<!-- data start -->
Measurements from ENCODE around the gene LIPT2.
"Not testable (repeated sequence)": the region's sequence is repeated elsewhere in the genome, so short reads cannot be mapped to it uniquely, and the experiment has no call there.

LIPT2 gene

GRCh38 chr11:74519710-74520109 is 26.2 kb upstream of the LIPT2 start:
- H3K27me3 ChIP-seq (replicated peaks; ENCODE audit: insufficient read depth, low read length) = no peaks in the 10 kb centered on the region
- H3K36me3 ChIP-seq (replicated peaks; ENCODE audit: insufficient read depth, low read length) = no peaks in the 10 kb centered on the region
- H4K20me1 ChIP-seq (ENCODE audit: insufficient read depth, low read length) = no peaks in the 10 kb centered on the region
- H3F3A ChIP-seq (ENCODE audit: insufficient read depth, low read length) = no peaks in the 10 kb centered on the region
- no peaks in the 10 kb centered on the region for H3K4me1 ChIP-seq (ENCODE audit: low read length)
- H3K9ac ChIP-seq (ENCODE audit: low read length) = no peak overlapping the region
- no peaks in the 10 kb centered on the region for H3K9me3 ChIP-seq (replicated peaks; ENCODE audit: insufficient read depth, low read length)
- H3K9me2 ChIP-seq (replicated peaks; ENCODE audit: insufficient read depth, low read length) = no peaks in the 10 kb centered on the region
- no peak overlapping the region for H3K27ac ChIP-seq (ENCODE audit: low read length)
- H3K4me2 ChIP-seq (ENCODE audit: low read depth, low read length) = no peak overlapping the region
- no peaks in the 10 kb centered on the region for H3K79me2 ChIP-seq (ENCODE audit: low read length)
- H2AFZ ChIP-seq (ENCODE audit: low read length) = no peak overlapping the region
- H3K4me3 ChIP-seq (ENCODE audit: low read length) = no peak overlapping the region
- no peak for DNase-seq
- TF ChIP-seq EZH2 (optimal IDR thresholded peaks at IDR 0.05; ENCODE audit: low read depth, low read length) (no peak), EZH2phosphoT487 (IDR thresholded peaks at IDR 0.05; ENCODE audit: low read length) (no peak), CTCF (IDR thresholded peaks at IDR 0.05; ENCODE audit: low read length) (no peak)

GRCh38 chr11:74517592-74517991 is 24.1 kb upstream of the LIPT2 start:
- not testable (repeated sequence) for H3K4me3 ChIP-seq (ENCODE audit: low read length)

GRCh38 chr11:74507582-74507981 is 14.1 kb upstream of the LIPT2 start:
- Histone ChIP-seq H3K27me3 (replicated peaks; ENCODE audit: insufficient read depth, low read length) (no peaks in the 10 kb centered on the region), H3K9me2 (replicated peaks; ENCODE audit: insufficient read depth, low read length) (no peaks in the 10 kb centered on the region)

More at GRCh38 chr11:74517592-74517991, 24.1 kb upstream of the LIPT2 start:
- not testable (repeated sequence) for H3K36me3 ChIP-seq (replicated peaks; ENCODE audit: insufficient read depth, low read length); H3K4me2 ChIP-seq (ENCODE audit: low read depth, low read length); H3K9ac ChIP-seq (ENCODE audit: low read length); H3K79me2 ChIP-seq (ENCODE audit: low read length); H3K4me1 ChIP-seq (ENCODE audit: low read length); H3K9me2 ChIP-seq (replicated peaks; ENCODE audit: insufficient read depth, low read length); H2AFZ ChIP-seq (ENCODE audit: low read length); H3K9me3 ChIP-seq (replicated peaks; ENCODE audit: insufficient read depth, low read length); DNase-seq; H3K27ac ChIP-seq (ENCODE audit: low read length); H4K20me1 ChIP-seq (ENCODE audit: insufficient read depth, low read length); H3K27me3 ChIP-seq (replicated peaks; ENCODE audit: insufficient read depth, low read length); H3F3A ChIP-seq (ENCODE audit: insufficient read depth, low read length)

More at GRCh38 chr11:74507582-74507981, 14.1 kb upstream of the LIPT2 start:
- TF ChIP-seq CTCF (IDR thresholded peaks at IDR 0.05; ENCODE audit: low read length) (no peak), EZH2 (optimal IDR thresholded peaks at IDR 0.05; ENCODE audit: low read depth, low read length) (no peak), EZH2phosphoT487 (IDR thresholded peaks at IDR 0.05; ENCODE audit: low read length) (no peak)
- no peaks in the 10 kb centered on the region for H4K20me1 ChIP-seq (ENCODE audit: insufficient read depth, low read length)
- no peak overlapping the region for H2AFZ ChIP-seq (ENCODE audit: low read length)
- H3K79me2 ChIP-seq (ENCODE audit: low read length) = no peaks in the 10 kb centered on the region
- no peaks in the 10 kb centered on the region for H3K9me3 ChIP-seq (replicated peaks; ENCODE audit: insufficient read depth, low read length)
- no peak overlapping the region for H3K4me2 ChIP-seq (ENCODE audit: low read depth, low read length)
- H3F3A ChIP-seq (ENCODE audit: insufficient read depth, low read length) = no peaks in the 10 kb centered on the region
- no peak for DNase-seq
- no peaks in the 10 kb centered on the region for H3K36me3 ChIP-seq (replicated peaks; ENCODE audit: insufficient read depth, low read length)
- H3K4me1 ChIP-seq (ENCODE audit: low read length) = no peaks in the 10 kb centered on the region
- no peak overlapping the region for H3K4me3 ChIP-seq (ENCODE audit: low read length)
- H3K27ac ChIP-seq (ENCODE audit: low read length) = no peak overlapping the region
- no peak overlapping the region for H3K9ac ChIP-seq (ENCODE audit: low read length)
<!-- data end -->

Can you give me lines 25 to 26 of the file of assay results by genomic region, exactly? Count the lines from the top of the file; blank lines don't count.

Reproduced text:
- not testable (repeated sequence) for H3K36me3 ChIP-seq (replicated peaks; ENCODE audit: insufficient read depth, low read length); H3K4me2 ChIP-seq (ENCODE audit: low read depth, low read length); H3K9ac ChIP-seq (ENCODE audit: low read length); H3K79me2 ChIP-seq (ENCODE audit: low read length); H3K4me1 ChIP-seq (ENCODE audit: low read length); H3K9me2 ChIP-seq (replicated peaks; ENCODE audit: insufficient read depth, low read length); H2AFZ ChIP-seq (ENCODE audit: low read length); H3K9me3 ChIP-seq (replicated peaks; ENCODE audit: insufficient read depth, low read length); DNase-seq; H3K27ac ChIP-seq (ENCODE audit: low read length); H4K20me1 ChIP-seq (ENCODE audit: insufficient read depth, low read length); H3K27me3 ChIP-seq (replicated peaks; ENCODE audit: insufficient read depth, low read length); H3F3A ChIP-seq (ENCODE audit: insufficient read depth, low read length)

More at GRCh38 chr11:74507582-74507981, 14.1 kb upstream of the LIPT2 start: